Button mashing becomes outright impossible once the difficulty setting is turned up to its maximum. The combos possible here can go for some time. The amount of hits displayed on the screen also comes with a number representing damage. Single hits tend to be in the low hundreds. The highest combo damage I've seen was over six thousand, done to me by a level five AI. It happened over the course of several seconds. This hybrid genre has some of the fastest paced combat. It's something to get used to, and many of my reactions eventually felt more like instinct.

Beyond the characters, the intro to every fight is one of the most distinctive I've ever seen or heard. It opens with intense music which brings out loads of anticipation and excitement. Character portraits are zoomed in and splashed with surging colors to emphasize the feud between them. Tiny words are sprinkled all over the place to add a bit of story flavor. It's a short intro that only lasts a few seconds, but it embodies the nature of a fight.

Fighting is basically all anything is centered on.

The story is bare, despite being counted as a visual novel. Using a character through the arcade mode unlocks fragments of the plot, all the way until I reached the end credits. It's mostly a collection of dialogue between the characters on the roster. Due to the limited amount of people involved, the setting also centers on a single goal and area. I have nothing here to dive into. Though the appearance designs are great, I can't connect too much with everyone's personalities.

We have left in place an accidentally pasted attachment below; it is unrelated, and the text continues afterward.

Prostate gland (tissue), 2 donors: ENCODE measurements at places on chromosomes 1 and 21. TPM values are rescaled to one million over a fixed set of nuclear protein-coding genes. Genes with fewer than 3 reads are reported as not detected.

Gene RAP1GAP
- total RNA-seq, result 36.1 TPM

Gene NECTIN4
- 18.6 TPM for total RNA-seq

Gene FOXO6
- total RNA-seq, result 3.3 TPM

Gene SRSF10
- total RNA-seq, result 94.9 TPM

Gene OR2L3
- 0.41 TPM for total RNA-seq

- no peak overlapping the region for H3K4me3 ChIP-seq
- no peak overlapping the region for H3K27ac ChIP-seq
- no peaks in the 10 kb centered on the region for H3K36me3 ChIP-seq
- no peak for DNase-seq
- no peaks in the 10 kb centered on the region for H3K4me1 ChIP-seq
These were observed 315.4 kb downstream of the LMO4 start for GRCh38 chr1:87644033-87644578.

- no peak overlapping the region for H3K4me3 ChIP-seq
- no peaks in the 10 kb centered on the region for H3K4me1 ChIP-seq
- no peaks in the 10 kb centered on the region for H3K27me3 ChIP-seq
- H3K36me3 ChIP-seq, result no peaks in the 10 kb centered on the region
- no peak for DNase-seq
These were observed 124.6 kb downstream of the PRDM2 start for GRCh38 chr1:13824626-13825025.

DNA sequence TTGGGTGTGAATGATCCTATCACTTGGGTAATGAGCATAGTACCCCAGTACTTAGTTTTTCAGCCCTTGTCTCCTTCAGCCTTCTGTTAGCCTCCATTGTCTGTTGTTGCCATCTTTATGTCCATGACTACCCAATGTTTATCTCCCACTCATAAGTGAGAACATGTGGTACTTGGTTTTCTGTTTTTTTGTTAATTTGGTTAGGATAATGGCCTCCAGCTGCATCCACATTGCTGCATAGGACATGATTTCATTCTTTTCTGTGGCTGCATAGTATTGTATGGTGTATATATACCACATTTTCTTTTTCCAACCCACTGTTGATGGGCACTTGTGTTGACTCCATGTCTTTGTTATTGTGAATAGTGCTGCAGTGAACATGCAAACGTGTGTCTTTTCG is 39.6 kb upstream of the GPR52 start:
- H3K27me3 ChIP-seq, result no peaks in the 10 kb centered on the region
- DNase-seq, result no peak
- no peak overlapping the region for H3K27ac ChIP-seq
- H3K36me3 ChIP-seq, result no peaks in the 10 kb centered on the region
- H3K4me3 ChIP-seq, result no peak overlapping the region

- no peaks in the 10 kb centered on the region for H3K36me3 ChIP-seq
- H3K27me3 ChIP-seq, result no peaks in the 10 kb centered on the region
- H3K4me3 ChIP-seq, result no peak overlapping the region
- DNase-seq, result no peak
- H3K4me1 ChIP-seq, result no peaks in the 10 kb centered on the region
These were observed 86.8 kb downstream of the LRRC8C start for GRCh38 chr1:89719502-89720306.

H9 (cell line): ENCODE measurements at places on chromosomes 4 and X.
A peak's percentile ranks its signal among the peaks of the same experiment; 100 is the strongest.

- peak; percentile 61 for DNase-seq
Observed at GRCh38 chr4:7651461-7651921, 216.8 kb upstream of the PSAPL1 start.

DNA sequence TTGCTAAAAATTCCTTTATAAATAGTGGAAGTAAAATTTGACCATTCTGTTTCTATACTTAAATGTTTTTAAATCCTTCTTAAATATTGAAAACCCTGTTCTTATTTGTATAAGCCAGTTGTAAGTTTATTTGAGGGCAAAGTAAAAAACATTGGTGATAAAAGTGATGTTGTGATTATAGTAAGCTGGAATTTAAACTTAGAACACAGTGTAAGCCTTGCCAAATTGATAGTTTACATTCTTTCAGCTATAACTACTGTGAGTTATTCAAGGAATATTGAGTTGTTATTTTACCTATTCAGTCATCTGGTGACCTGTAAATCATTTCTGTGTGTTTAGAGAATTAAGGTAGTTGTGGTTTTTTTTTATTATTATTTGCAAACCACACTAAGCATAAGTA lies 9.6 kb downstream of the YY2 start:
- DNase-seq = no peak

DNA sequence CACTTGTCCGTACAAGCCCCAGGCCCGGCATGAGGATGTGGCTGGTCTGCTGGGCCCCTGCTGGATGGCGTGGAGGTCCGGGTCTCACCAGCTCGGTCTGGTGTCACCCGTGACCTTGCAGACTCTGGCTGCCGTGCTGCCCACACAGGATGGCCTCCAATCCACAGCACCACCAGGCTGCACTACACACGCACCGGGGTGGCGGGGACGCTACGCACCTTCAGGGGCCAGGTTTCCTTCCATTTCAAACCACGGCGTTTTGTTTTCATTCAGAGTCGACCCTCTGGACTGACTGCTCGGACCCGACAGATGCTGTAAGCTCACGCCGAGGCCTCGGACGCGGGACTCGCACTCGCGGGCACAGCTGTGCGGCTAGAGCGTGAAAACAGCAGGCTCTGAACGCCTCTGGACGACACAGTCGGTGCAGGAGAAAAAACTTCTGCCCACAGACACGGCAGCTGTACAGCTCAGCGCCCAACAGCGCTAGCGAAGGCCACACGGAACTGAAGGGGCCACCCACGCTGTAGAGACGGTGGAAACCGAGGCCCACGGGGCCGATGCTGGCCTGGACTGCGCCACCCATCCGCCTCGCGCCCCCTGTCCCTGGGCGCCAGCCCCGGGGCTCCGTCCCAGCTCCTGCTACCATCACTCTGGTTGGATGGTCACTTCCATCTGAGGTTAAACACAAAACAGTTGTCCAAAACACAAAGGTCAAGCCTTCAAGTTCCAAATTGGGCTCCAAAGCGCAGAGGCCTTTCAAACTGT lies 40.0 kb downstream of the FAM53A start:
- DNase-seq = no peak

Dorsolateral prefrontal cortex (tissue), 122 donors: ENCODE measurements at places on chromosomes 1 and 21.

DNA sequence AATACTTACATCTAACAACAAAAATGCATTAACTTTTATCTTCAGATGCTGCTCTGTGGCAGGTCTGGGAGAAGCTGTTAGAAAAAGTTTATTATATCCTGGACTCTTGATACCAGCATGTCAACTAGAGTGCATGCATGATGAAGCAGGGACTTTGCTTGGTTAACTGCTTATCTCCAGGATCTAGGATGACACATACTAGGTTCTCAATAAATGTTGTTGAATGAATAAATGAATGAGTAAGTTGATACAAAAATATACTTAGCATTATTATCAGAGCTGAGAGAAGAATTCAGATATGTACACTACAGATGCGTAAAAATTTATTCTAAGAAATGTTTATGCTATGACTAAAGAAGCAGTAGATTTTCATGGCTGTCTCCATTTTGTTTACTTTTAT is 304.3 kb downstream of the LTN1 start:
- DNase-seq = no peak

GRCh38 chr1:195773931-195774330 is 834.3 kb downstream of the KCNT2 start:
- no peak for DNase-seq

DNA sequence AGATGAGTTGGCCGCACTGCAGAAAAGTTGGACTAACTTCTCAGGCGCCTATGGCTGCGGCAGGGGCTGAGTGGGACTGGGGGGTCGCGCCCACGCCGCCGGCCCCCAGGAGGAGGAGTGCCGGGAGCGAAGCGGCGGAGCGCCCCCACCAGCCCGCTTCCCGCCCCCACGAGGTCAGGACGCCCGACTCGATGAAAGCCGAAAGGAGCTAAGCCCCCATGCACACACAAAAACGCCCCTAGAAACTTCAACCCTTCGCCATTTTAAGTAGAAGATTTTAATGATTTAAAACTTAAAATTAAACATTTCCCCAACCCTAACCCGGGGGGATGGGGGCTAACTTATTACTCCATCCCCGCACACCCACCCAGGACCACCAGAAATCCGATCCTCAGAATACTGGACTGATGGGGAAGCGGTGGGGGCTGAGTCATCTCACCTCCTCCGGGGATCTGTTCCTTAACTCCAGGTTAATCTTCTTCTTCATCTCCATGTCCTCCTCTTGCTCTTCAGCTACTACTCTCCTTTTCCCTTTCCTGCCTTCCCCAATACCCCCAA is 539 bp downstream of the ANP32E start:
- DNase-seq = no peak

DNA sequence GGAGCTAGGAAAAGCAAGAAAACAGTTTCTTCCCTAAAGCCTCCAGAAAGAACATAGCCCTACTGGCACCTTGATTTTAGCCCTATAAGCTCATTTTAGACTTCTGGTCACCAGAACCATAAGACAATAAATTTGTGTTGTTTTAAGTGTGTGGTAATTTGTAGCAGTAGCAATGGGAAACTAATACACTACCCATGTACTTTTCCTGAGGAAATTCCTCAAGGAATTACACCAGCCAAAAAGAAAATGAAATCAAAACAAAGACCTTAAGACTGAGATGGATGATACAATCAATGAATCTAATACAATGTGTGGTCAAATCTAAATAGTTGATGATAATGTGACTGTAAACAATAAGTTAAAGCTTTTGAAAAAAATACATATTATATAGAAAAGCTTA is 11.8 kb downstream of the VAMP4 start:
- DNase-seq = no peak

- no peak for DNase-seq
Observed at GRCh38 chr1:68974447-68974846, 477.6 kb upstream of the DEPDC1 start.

2D fighters have a comfortable place in the industry. Even many AAA titles default to the setup, even if their character models are 3D. Though Under Night isn't as smooth as more advanced models might let them be, in exchange I got to experience fast fights with a lot of intensity. Additionally, this simpler graphics allows this game to be played on most platforms, including my laptop. Fighting friends I hung with in person is the most fun I had, and being able to carry it around on my laptop is what allowed it to happen.


The Verdict

I'm giving Under Night IN-BIRTH Exe:Late a 9 out of 10. It was concise, enjoyable, and thoroughly exciting. I've only won one online match, so I wouldn't recommend unfamiliar players to go through that. The single player modes are varied enough for a person to get the full experience, minus the highest difficulty of fighting experienced players. There are a lot of fun characters with different skills and abilities for a person to toy around with and master. If you're able to play alongside friends, you'll definitely be in for competitive fun.

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Paris Forge

I am Paris Forge, a child of the PC age. The net has been a part of my life since surfing on Netzero dial-up at the turn of the millennium. I've begun to rely on it a bit more than I probably should, but it's a wonderful world. Writing is a huge part of my work. I have authored several articles and stories, and enjoy writing in my spare time. PC gaming is among my favorite sources of entertainment, and I find immense value in learning from an interactive environment.